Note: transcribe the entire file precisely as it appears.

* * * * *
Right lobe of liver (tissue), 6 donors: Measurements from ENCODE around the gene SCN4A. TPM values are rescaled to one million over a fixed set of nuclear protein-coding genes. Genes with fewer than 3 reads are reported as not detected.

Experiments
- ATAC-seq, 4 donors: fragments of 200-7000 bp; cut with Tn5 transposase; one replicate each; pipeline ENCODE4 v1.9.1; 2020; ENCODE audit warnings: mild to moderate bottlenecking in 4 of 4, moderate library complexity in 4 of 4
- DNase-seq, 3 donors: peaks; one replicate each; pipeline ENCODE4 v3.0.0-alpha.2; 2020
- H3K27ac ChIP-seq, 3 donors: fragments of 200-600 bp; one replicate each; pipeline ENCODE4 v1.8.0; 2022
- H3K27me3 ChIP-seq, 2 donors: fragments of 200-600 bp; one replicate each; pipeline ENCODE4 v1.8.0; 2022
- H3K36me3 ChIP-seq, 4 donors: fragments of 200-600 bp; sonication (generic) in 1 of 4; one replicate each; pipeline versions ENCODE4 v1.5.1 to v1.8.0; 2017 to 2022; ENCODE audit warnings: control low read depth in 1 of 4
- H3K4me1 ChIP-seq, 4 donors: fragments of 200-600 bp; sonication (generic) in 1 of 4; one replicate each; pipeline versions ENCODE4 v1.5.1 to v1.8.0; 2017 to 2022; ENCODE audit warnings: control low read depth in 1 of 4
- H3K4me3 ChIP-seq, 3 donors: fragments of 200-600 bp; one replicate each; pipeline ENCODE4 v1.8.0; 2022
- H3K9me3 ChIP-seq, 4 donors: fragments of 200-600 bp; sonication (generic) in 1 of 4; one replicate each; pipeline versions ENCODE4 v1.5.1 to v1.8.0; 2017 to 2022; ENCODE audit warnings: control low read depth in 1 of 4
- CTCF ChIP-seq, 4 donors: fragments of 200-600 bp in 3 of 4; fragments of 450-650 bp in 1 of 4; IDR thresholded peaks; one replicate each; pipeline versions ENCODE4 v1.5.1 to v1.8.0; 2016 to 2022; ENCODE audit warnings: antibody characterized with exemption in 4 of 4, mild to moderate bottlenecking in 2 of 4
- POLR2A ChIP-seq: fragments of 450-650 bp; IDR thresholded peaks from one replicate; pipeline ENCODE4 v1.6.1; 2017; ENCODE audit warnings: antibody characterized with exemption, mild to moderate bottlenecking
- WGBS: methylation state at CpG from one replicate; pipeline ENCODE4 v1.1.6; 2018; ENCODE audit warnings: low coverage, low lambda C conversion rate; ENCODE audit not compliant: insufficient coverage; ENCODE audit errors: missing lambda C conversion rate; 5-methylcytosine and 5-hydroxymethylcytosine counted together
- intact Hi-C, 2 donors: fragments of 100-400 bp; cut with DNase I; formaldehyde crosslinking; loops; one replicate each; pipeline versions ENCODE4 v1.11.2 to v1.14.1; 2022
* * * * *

Right lobe of liver (tissue), 6 donors: Measurements from ENCODE around the gene SCN4A. TPM values are rescaled to one million over a fixed set of nuclear protein-coding genes. Genes with fewer than 3 reads are reported as not detected.

Experiments
- ATAC-seq, 4 donors: fragments of 200-7000 bp; cut with Tn5 transposase; one replicate each; pipeline ENCODE4 v1.9.1; 2020; ENCODE audit warnings: mild to moderate bottlenecking in 4 of 4, moderate library complexity in 4 of 4
- DNase-seq, 3 donors: peaks; one replicate each; pipeline ENCODE4 v3.0.0-alpha.2; 2020
- H3K27ac ChIP-seq, 3 donors: fragments of 200-600 bp; one replicate each; pipeline ENCODE4 v1.8.0; 2022
- H3K27me3 ChIP-seq, 2 donors: fragments of 200-600 bp; one replicate each; pipeline ENCODE4 v1.8.0; 2022
- H3K36me3 ChIP-seq, 4 donors: fragments of 200-600 bp; sonication (generic) in 1 of 4; one replicate each; pipeline versions ENCODE4 v1.5.1 to v1.8.0; 2017 to 2022; ENCODE audit warnings: control low read depth in 1 of 4
- H3K4me1 ChIP-seq, 4 donors: fragments of 200-600 bp; sonication (generic) in 1 of 4; one replicate each; pipeline versions ENCODE4 v1.5.1 to v1.8.0; 2017 to 2022; ENCODE audit warnings: control low read depth in 1 of 4
- H3K4me3 ChIP-seq, 3 donors: fragments of 200-600 bp; one replicate each; pipeline ENCODE4 v1.8.0; 2022
- H3K9me3 ChIP-seq, 4 donors: fragments of 200-600 bp; sonication (generic) in 1 of 4; one replicate each; pipeline versions ENCODE4 v1.5.1 to v1.8.0; 2017 to 2022; ENCODE audit warnings: control low read depth in 1 of 4
- CTCF ChIP-seq, 4 donors: fragments of 200-600 bp in 3 of 4; fragments of 450-650 bp in 1 of 4; IDR thresholded peaks; one replicate each; pipeline versions ENCODE4 v1.5.1 to v1.8.0; 2016 to 2022; ENCODE audit warnings: antibody characterized with exemption in 4 of 4, mild to moderate bottlenecking in 2 of 4
- POLR2A ChIP-seq: fragments of 450-650 bp; IDR thresholded peaks from one replicate; pipeline ENCODE4 v1.6.1; 2017; ENCODE audit warnings: antibody characterized with exemption, mild to moderate bottlenecking
- WGBS: methylation state at CpG from one replicate; pipeline ENCODE4 v1.1.6; 2018; ENCODE audit warnings: low coverage, low lambda C conversion rate; ENCODE audit not compliant: insufficient coverage; ENCODE audit errors: missing lambda C conversion rate; 5-methylcytosine and 5-hydroxymethylcytosine counted together
- intact Hi-C, 2 donors: fragments of 100-400 bp; cut with DNase I; formaldehyde crosslinking; loops; one replicate each; pipeline versions ENCODE4 v1.11.2 to v1.14.1; 2022